AACT has organized eight virtual symposia to provide professional development for teachers this summer. These symposia can truly help teachers plan for the next school year and virtually “see” one another to share ideas and concerns.
Chemistry Education in Times of Disruption
The May 2020 issue of the Journal of Chemical Education is now available online to subscribers. Topics featured in this issue include: understanding structures; digital information and web-based learning; exploring everyday chemistry; curriculum innovations; games for teaching; NMR spectroscopy; examining properties of organic liquids; biochemistry laboratories; analytical and physical chemistry laboratories; computational chemistry; innovative low-cost instruments; research on knowledge and skills for teachers and chemists; from the archives: hands-on chemistry at home.
If you know your chemistry, you can figure out how the bubbles get busted!
Are you looking for a way to incorporate gaminig in your chemistry classroom? CollisionsTM has recently announced that their online gaming system is now free for educators!
Chemistry Education: A Bridge to the Future
The August 2019 issue of the Journal of Chemical Education is now available online to subscribers. Topics featured in this issue include: authentic chemistry laboratories; student motivation, sustained interest, and student success; student understanding of fundamental concepts; aids to assessment; computer-based learning; active learning activities; engaging polymer chemistry activities; experimenting with flavor and food; organic chemistry laboratories; spectroscopy laboratories; acid-base chemistry; from the archives: polymer properties.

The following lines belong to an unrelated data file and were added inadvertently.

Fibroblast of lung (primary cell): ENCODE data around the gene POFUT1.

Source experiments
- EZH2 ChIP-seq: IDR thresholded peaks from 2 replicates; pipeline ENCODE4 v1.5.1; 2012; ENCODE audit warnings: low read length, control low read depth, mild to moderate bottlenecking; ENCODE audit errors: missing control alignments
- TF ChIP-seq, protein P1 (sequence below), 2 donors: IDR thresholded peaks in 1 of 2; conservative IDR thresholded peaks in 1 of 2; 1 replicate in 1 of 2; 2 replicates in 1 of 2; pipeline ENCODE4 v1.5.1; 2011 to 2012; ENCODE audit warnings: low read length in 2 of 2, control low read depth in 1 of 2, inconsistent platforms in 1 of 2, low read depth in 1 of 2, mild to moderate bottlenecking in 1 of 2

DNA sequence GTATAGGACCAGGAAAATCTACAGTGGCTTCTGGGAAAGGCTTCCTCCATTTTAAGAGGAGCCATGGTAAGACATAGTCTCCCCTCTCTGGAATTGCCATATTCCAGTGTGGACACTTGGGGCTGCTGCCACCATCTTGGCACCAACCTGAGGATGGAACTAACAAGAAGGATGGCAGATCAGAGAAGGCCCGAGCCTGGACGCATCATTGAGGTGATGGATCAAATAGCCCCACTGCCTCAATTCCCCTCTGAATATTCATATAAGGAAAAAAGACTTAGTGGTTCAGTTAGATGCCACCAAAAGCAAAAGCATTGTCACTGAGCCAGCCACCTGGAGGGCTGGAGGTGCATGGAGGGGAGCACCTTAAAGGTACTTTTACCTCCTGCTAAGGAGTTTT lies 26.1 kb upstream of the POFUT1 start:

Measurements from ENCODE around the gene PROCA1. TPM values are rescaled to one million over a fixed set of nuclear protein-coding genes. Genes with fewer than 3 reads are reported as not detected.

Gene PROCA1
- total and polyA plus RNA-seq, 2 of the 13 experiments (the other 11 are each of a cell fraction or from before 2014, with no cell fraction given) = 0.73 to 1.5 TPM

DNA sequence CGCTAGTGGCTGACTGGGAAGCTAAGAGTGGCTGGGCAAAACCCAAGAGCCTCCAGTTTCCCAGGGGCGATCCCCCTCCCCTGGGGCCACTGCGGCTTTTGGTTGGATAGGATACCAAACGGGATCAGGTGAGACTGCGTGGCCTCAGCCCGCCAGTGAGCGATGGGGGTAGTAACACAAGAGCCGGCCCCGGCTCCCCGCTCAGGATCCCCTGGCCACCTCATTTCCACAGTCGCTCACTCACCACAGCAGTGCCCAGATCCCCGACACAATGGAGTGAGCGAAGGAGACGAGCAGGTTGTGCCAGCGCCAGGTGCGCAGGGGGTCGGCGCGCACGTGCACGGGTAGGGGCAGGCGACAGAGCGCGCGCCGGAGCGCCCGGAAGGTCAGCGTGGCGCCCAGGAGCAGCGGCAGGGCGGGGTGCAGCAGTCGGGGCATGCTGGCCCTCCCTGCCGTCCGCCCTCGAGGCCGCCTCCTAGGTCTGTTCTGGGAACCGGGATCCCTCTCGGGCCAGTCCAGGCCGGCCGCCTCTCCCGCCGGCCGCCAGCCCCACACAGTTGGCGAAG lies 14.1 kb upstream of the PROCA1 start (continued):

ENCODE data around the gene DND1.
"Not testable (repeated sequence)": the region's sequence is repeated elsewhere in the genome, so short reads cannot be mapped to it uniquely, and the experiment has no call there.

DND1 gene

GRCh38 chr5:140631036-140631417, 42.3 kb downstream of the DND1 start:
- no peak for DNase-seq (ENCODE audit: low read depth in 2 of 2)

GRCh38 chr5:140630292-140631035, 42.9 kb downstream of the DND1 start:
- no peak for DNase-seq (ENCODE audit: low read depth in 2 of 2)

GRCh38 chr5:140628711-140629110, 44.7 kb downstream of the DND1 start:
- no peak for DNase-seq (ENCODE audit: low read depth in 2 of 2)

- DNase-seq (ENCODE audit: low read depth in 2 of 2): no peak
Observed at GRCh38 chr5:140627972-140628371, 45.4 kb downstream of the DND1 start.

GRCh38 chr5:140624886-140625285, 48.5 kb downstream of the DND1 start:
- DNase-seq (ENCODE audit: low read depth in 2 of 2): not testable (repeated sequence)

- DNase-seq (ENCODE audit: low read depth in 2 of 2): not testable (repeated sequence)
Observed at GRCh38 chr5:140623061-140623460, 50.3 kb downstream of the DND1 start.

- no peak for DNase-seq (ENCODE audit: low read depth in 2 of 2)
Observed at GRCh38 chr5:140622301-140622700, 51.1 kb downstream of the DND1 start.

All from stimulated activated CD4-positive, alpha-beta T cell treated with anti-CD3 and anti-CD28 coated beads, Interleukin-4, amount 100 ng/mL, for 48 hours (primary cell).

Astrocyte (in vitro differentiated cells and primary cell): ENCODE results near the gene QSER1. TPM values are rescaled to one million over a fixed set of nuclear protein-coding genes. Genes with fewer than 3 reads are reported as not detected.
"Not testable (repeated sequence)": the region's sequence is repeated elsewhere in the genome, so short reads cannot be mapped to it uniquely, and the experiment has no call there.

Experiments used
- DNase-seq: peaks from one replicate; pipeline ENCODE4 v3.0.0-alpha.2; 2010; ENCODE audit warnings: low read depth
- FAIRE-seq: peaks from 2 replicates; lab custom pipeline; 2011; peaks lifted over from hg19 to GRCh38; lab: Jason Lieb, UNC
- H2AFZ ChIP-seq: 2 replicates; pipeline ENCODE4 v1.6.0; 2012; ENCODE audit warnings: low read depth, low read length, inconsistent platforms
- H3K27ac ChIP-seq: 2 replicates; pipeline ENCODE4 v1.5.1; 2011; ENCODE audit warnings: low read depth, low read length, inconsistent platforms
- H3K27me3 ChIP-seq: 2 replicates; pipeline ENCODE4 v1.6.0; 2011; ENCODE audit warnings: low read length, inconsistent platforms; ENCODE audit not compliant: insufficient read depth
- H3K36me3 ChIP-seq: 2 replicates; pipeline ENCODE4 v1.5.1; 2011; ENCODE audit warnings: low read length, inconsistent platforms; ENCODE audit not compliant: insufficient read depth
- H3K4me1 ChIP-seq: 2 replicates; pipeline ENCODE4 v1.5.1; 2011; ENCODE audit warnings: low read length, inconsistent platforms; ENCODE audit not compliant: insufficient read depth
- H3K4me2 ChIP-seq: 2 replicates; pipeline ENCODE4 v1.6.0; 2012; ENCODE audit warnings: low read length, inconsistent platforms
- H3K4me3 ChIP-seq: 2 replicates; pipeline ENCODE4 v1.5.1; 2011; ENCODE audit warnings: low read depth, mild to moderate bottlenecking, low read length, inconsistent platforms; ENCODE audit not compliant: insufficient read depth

The solution to "Chemical Mystery #16: A Red, White, and Blue Chemistry Trick for You!" is presented. How this experiment can be used as a springboard to carry out a simple quantitative analysis of salt solubility is also discussed.
Watch this video and see if you can figure out how red, white, and blue colors can all be made from the same chemical solution!
The solution to Chemical Mystery #15: The Leaky Cup is shown here.
Time for a new chemical mystery! Watch the video below and see if you can use your chemical knowledge to figure out how this experiment is done.
Erica Jacobsen shares highlights from the April 2019 issue of the Journal of Chemical Education.